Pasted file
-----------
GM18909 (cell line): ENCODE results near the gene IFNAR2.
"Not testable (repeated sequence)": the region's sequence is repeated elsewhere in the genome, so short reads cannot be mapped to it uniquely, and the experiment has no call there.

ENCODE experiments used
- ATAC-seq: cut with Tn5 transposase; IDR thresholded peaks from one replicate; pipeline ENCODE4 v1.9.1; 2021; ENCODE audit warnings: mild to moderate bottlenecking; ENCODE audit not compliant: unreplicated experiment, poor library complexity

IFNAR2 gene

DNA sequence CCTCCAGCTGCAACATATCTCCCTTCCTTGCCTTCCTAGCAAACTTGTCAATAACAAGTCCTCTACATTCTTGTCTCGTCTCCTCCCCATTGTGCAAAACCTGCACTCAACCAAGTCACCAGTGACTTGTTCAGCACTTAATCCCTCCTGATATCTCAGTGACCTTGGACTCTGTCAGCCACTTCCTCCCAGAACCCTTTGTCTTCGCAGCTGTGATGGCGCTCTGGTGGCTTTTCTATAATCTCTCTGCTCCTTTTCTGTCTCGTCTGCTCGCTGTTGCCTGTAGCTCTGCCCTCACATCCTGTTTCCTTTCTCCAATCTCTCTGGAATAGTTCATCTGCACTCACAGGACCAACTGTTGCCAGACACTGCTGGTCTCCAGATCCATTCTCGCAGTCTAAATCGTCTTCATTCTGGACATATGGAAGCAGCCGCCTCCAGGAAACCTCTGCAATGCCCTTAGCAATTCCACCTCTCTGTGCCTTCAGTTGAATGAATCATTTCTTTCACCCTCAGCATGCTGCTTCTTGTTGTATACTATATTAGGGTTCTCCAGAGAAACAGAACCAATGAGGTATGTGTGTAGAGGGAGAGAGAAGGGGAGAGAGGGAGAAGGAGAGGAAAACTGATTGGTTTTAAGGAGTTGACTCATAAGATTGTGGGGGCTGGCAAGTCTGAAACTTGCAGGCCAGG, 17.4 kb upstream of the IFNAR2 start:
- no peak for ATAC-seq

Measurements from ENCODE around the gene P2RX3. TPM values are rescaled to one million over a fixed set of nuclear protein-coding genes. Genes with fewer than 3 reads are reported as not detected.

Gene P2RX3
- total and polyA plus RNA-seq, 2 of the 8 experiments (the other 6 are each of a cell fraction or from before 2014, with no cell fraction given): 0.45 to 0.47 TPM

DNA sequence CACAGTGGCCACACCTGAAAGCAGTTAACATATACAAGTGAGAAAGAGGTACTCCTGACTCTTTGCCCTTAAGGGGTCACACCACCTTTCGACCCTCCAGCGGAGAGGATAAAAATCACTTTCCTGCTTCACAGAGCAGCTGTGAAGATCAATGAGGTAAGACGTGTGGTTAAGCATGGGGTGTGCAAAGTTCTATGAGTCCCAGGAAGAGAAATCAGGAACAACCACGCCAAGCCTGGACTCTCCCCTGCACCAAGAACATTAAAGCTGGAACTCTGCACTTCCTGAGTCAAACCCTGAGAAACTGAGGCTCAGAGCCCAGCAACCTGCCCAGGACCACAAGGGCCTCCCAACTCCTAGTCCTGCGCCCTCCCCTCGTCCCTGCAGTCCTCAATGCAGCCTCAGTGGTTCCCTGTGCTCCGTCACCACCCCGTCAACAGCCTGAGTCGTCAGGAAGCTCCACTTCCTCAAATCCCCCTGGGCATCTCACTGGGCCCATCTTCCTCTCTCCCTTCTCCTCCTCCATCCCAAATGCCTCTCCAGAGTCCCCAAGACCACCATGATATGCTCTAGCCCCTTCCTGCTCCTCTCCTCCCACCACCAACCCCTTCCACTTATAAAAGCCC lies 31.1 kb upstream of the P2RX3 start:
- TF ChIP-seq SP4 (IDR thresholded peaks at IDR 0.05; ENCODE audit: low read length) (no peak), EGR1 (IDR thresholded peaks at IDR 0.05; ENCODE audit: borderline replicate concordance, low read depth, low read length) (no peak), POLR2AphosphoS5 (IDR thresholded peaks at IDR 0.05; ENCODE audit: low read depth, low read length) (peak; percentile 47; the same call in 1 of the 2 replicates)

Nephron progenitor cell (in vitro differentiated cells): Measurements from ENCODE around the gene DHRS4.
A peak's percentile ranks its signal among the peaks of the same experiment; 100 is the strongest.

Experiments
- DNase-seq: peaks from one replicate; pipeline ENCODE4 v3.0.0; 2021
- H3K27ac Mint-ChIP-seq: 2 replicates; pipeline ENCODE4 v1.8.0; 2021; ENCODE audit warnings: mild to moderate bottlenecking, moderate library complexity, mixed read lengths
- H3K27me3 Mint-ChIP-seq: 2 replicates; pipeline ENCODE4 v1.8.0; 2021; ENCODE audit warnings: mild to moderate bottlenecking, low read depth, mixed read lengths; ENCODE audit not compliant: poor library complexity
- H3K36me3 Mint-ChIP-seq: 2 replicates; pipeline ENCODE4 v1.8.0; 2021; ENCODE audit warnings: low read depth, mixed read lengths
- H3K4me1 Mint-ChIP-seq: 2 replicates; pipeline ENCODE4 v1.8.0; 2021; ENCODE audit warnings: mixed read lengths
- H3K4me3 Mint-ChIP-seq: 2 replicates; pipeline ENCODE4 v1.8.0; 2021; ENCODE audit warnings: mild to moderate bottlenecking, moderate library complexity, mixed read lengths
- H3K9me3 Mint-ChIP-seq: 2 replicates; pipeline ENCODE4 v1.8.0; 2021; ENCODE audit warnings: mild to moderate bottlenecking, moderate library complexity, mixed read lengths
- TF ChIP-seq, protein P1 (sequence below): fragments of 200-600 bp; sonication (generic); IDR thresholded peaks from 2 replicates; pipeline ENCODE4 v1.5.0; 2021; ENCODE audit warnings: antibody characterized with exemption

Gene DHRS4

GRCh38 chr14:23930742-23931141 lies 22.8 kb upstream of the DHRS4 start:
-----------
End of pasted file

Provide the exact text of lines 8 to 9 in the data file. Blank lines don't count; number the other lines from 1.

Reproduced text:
Measurements from ENCODE around the gene P2RX3. TPM values are rescaled to one million over a fixed set of nuclear protein-coding genes. Genes with fewer than 3 reads are reported as not detected.

Gene P2RX3